What to do with the Question Pt. 1

I am a big fan of Project Zero Visible Thinking routines. Even when working with grade 12 students, I find myself relying on a wide variety of routines to explore ideas, dig deeper, and make our thinking visible. As I have used and tried out the different thinking routines I have come to rely on certain routines more than other. Some of my current favorites are Chalk Talk, Sentence-Phrase-Word, and Color-Symbol-Image.

One of the routines that I have used in the past but is not in my “to go to regularly” tool box is the routine called Claim-Support-Question. I like the basic idea of, creating a strong claim and then supplying evidence that supports that point. As a history teacher this is a skill that I work with my students on all the time. The part of the routine that  I struggled to make sense of for me and in turn communicate the application to my students was the Question portion of this routine.

Step three of the routine reads as follows.

3. Ask a question related to your claim

Question: What’s left hanging? What isn’t explained? What new reasons does your claim raise?

I love questions. I think that questions are what do/should drive our learning. Questions are what feed our curiosity. However, with this routine I continued to have a hard time deciding to most effectively use the Question portion of the routine. In my class of 20 students I could get 20 great questions. Do I answer them immediately? Do I let them just linger? Do I save them to address later? Do I have students try to answer each other’s questions? This is where I would get stuck with this routine.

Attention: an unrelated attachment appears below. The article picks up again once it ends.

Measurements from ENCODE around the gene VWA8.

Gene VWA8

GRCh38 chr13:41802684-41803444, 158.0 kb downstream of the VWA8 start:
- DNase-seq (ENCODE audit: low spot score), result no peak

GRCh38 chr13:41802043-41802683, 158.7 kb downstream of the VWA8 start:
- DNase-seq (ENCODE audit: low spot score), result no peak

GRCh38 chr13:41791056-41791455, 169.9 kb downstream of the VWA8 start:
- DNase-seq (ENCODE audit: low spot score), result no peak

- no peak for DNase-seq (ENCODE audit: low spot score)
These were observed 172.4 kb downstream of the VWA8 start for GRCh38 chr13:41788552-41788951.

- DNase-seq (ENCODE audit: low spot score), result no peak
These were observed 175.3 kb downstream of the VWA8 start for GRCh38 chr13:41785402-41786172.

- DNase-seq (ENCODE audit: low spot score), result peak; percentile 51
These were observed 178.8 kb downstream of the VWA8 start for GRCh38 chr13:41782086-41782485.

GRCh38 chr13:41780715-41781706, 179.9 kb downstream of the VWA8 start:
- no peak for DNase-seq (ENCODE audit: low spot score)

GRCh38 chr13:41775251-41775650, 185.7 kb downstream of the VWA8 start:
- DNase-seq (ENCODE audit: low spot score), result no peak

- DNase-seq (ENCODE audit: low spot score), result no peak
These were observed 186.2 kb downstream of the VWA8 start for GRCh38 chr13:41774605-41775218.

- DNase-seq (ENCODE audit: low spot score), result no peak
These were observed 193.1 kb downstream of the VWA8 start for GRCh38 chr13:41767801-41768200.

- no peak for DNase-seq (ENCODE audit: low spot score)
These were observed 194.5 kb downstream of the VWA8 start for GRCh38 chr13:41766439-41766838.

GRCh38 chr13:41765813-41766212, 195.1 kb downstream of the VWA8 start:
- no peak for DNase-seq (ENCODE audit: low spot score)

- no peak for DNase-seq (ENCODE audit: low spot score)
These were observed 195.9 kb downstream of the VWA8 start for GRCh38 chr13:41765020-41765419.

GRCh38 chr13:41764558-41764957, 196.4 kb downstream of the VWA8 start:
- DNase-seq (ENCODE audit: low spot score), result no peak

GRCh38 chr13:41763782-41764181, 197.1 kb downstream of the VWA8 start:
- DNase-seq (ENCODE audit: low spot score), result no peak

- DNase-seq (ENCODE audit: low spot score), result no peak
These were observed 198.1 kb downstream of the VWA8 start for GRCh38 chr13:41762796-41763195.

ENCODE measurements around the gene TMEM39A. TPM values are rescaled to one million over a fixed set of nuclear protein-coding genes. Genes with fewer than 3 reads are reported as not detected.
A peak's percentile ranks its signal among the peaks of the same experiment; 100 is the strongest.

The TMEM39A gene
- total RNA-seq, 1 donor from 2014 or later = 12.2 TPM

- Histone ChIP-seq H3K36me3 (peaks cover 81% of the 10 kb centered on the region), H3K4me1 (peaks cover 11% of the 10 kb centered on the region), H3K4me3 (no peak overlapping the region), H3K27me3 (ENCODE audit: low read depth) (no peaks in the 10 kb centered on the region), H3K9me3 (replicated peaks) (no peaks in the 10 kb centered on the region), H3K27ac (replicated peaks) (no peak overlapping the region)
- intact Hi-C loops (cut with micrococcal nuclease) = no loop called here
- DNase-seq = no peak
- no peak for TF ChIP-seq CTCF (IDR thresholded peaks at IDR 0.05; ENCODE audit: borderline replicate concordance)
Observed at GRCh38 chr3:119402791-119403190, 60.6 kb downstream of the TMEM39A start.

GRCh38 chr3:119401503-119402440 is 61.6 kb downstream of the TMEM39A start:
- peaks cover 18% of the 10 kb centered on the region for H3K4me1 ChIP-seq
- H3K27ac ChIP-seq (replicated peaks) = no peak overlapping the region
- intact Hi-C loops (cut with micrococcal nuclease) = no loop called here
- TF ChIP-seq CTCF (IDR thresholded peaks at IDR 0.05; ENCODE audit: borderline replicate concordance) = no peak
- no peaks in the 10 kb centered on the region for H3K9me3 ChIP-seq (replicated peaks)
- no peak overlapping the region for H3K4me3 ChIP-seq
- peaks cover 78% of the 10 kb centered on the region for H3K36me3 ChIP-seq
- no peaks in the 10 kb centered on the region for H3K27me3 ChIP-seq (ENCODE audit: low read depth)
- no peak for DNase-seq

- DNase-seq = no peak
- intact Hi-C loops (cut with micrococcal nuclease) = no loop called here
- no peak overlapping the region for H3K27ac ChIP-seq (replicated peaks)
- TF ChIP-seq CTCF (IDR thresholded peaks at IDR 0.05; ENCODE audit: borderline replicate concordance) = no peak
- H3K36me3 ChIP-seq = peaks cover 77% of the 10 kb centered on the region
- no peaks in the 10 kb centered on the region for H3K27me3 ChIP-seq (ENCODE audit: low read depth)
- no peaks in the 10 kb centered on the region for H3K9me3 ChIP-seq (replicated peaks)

Next week I am going to try a modification to this thinking routine and see if that will help me with doing something with the Question portion of the routine so as to promote student learning rather than the lingering, unanswered question. What I am planning on doing is adding an “Inquire” step to process. Once students have created a question based on their claim, they will have time to explore that question and seek an answer. I will be doing this at the start of a unit and am hoping that this chance to explore questions of their own I will hook the students and tune them into our studies.

I will post part two once it is completed.

TOK meets Visible Thinking

The IB Theory of Knowledge (TOK) essay. Like many assignments students are tasked with in their high school careers, the TOK essay is a chance for them to demonstrate their critical thinking, analytical writing, and communication skills. In 1600 words students this year will tackle ideas and prompts such as

“In gaining knowledge, each area of knowledge uses a network of ways of knowing.” Discuss the statement with reference to two areas of knowledge.

“Without application in the world, the value of knowledge is greatly diminished.” Consider this claim with respect to two areas of knowledge.

“In knowledge there is always a trade-off between accuracy and simplicity.” Evaluate this statement in relation to two areas of knowledge.